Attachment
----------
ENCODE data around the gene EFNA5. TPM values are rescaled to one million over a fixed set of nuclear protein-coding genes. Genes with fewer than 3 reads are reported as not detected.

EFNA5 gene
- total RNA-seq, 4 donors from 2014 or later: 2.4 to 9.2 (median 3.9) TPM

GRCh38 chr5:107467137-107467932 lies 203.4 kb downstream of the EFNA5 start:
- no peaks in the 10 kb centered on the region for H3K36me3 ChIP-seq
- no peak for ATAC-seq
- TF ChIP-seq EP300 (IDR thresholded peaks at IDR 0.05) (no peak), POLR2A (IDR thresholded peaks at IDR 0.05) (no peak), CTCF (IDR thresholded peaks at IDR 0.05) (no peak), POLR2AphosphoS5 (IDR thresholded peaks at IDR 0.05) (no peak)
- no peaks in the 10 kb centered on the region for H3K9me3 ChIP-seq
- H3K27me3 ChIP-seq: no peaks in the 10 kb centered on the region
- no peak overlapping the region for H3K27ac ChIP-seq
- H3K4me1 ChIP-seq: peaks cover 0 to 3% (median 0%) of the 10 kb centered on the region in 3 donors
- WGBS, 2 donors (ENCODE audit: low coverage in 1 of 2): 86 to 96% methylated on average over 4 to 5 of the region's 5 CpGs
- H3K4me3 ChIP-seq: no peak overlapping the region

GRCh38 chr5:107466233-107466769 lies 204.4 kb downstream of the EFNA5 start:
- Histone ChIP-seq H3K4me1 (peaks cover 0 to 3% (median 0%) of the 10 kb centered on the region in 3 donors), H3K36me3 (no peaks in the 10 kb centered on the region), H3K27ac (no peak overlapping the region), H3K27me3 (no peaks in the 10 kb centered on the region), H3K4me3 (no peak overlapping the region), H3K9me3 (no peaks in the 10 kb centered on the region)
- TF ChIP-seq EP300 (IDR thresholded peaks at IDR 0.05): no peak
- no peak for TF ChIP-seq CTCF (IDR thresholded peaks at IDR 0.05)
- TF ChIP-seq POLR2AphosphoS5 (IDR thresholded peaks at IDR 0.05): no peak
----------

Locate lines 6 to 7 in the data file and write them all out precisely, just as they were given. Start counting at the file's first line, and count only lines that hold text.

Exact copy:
- no peak for ATAC-seq
- TF ChIP-seq EP300 (IDR thresholded peaks at IDR 0.05) (no peak), POLR2A (IDR thresholded peaks at IDR 0.05) (no peak), CTCF (IDR thresholded peaks at IDR 0.05) (no peak), POLR2AphosphoS5 (IDR thresholded peaks at IDR 0.05) (no peak)